7-Eleven ATMs Compromised
Hackers break into Citibank's network of c-store cash machines
Published in CSP Daily News
SAN JOSE, Calif. -- Hackers broke into Citibank's network of ATMs inside 7-Eleven stores and stole customers' PIN codes, according to recent court filings. The scam netted the alleged identity thieves millions of dollars. Criminals were able to access PINs by attacking the backend computers responsible for approving the cash withdrawals, reported the Associated Press.
The case against three people in U.S. District Court for the Southern District of New York highlights a significant problem, the news agency said. Hackers are targeting the ATM system's infrastructure, which is increasingly [image-nocss] built on Microsoft Corp.'s Windows operating system and allows machines to be remotely diagnosed and repaired over the Internet. And despite industry standards that call for protecting PINs with strong encryption—encoding them to cloak them to outsiders—some ATM operators apparently aren't properly doing that, AP speculated. The PINs, it said, appear to be leaking while in transit between the ATM and the computers that process the transactions.
It is unclear how many Citibank customers were affected by the breach, which extended at least from October 2007 to March of this year and was first reported by Wired.com.
The bank has nearly 5,700 Citibank-branded ATMs inside 7-Eleven Inc. U.S. stores, but it doesn't own or operate any of them. That responsibility falls on two companies: Houston-based Cardtronics Inc., which owns all the machines, but only operates some, and Brookfield, Wis.-based Fiserv Inc., which operates the others.
A critical issue in the investigation is how the hackers infiltrated the system, a question that still has not been answered publicly, said the report. All that is known in this case is that they broke into the ATM network through a server at a third-party processor, which means they probably did not have to touch the ATMs at all to pull off the crime. They could have gained administrative access to the machines through a flaw in the network or by figuring out those computers' passwords, AP speculated. Or it is possible they installed a piece of malicious software on a banking server to capture unencrypted PINs as they passed through.
What that means for consumers is that their PINs were stolen from machines that showed no signs of tampering. In previous PIN thefts, thieves generally took steps that might draw notice—sending "phishing" e-mails, for example, or installing false-front keypads or even tiny cameras on ATMs.
Getting the PINs is a key step for identity thieves. It lets criminals encode stolen account information onto blank ATM cards and withdraw piles of cash from compromised accounts, the report said.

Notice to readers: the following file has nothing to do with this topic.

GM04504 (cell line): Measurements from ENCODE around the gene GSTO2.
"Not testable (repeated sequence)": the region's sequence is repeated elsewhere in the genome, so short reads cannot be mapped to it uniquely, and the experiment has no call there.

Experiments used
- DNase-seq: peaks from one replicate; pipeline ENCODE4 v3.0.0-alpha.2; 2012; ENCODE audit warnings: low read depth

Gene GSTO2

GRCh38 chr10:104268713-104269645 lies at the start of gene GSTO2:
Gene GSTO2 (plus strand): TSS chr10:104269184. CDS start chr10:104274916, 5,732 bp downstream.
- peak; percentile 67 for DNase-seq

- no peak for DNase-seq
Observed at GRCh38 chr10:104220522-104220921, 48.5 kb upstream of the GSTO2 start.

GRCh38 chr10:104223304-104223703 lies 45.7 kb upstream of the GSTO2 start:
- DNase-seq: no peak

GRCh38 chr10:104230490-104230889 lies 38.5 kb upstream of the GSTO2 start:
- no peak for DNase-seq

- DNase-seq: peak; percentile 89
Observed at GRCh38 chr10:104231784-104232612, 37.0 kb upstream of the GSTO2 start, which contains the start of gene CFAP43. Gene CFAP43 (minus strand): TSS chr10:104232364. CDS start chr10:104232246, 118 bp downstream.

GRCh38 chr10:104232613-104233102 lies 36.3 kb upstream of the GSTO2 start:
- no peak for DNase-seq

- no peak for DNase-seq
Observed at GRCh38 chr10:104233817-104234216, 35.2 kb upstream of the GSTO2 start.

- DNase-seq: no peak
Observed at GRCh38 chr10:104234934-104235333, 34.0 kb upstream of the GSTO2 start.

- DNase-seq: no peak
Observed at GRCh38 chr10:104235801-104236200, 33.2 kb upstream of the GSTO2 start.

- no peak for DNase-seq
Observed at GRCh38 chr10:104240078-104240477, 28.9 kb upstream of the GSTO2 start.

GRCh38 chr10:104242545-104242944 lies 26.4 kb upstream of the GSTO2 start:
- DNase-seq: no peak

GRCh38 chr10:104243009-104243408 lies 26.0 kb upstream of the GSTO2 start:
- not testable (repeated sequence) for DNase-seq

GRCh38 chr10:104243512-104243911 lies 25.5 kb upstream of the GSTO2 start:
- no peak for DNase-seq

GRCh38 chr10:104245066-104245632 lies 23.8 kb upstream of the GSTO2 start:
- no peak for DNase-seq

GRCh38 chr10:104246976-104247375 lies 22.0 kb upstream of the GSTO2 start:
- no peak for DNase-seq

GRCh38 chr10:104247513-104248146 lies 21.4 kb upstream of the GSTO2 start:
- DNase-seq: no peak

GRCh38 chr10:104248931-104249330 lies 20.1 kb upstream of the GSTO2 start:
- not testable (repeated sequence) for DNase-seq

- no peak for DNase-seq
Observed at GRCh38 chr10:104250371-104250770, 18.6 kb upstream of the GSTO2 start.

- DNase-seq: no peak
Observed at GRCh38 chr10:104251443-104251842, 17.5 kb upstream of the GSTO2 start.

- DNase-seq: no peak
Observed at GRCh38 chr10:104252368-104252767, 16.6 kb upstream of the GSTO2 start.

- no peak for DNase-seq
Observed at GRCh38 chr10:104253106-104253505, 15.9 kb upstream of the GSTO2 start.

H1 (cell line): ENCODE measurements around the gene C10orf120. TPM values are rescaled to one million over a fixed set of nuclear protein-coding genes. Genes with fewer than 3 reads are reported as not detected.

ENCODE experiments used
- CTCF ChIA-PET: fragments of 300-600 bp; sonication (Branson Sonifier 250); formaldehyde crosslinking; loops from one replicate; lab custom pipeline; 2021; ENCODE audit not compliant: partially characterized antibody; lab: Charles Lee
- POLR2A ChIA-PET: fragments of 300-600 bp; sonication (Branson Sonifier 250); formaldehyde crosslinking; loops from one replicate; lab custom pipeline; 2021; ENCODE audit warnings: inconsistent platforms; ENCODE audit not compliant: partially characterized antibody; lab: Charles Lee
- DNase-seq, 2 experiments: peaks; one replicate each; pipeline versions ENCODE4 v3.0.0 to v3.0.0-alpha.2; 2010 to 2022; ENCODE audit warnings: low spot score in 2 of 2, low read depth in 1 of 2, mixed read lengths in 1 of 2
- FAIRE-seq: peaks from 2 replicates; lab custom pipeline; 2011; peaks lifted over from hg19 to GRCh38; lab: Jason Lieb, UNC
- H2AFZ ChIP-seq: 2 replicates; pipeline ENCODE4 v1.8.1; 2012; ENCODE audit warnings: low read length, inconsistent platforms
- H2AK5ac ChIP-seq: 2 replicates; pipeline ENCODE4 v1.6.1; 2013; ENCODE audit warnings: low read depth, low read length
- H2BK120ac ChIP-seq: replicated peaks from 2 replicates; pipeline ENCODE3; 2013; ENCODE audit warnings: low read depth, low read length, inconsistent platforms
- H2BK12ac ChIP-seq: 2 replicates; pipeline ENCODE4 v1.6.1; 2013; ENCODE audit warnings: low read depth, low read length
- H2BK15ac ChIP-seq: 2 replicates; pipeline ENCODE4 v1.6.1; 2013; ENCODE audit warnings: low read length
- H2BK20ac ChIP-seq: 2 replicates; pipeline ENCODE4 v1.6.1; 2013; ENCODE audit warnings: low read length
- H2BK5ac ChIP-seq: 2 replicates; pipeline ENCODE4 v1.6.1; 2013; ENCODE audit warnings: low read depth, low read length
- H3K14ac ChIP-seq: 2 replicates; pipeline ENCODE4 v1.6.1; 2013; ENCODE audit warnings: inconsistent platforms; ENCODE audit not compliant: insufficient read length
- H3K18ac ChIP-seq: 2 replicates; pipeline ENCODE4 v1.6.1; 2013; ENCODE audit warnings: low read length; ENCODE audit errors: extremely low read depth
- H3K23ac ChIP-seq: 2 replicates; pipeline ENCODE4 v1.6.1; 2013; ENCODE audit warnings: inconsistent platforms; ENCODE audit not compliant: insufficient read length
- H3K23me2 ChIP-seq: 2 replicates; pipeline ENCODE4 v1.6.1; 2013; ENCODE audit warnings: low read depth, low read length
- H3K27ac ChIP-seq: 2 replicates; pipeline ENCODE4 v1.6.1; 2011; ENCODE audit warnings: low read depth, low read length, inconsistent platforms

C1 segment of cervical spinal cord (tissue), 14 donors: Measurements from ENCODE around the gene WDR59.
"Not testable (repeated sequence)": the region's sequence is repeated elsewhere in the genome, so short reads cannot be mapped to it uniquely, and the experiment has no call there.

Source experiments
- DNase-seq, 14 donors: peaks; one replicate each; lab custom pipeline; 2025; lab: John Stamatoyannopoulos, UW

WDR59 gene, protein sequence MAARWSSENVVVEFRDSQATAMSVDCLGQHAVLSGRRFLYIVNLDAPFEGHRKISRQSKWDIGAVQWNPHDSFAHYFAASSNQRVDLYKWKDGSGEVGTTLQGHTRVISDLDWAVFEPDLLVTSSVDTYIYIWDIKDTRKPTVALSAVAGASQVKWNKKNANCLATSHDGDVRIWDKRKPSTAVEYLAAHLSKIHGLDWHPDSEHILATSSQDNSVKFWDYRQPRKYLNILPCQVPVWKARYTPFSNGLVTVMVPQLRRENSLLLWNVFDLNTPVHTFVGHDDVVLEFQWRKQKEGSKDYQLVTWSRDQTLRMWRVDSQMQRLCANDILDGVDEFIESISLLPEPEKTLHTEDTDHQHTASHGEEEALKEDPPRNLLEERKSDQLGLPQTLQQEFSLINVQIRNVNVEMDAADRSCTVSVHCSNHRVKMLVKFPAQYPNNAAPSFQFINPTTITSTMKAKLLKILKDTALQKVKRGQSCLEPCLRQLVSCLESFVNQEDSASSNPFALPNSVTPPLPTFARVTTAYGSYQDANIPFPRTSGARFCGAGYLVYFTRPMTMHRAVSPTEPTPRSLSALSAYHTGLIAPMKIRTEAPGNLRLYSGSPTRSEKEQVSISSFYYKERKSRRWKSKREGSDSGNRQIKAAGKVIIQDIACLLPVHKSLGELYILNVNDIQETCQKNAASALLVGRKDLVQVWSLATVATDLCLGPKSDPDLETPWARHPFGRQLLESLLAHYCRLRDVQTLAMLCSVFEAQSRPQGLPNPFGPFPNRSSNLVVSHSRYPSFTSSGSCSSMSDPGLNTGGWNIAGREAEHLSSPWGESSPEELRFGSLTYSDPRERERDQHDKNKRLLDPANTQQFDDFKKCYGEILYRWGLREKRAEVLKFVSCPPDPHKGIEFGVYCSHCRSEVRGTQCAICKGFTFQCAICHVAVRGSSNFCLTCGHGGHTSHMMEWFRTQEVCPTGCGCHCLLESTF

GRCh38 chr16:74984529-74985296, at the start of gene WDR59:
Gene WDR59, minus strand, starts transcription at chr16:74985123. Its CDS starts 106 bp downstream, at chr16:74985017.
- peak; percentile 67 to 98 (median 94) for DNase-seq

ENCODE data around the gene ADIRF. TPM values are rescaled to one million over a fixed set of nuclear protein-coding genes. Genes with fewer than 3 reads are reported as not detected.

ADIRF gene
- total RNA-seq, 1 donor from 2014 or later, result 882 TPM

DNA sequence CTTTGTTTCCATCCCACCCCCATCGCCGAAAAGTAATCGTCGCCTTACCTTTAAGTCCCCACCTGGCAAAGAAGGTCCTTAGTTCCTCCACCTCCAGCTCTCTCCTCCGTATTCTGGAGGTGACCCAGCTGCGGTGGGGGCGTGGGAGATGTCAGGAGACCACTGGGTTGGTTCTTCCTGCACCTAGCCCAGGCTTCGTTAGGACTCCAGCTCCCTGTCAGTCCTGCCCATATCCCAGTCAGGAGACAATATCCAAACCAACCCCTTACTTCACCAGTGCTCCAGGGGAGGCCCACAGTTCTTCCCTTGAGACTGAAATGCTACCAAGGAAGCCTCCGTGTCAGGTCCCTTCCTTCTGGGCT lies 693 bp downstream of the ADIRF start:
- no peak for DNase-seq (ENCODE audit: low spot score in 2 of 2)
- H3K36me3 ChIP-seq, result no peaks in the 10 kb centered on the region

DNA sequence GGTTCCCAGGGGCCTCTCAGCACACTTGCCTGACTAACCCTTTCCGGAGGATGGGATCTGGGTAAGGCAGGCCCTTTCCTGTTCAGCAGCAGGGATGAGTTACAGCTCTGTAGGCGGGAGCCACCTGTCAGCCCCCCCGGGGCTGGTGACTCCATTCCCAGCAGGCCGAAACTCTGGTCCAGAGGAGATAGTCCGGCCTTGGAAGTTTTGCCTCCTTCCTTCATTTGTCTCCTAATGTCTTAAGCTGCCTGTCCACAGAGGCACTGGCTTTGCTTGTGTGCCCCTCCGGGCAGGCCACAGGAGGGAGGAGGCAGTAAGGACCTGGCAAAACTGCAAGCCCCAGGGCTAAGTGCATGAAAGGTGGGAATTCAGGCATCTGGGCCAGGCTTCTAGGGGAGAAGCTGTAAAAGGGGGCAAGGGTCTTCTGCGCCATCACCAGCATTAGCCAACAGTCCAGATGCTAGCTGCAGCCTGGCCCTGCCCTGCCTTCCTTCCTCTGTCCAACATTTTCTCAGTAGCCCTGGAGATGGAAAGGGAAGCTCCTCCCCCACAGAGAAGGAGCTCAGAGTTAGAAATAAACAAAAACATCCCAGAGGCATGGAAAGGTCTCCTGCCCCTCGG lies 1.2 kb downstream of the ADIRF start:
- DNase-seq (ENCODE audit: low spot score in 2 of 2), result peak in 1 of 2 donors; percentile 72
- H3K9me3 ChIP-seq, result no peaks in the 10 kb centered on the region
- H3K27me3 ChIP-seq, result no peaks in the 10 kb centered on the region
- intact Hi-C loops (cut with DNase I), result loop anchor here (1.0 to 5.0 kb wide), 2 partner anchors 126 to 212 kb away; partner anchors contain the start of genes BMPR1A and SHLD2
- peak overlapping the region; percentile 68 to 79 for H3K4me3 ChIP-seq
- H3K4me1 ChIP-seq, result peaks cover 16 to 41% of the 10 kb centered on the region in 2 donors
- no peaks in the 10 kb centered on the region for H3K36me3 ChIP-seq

The alleged plot is outlined in court papers supporting the prosecution of three people—Yuriy Rakushchynets, Ivan Biltse and Angelina Kitaeva. They were indicted in March on two counts each of conspiracy and fraud. Prosecutors say their activities generated at least $2 million in illegal profits.
Citibank, part of Citigroup Inc., has declined to comment to AP on the technique or how many customers' accounts were compromised. It said it notified affected customers and issued them new debit cards. Fiserv spokesperson Melanie Tolley told the news agency that the intrusion did not happen on Fiserv's servers. "Fiserv," she said, "is confident in the integrity and security of our system."
Cardtronic said in a statement, "Recent press articles have mentioned Cardtronics in the context of a reported attack by hackers on ATM systems that is currently the subject of a criminal prosecution in the United States District Court in New York, New York. Cardtronics is not involved in this criminal prosecution and therefore does not anticipate that it will issue any statements with respect to this case or the alleged conduct of the defendants in this case. All ATMs owned or operated by Cardtronics have encrypted PIN pads, as well as triple data encryption (3DES) as required by the various electronic fund transfer networks. Additionally, Cardtronics' processing platform complies with the PIN Security Requirements established by the Payment Card Industry (PCI) and has successfully completed a PCI PIN security field review performed by one of the major networks."
In a statement provided toCSP Daily News, the retailer said, "7-Eleven Inc. is aware of the federal investigation in New York concerning ATM fraud that has apparently impacted Citi customers. It is 7-Eleven's policy not to comment on any aspects of this matter because it is an ongoing investigation. We understand that Citibank has already contacted any accountholders who may have been impacted or that needed to receive a replacement card; however, 7-Eleven is confident that its ATM provider, Cardtronics, has included the appropriate safeguards designed to prevent unauthorized access to our customers' personal data in the ATMs located in our stores today."In June 2007, Dallas-based 7-Eleven entered into an agreement with Cardtronics for the ATM operator to acquire the retailer's ATM operations in the United States. The agreement provided Cardtronics with a 10-year exclusive right to operate all ATMs and Vcom advanced-function financial self-service kiosks in U.S. 7-Eleven locations, including in any new 7-Eleven stores. The acquisition added more than 5,500 ATMs to the Cardtronics portfolio, expanding the size of Cardtronics' network to more than 30,000 machines. The deal's price tag was approximately $135 million. ( Click here to view CSP Daily News coverage of the deal.) Click hereto read CSP magazine's coverage about the potential multi-million-dollar cost of data breaches to the c-store industry.See also the related story, "ATM Mayhem,"in this issue of CSP Daily News.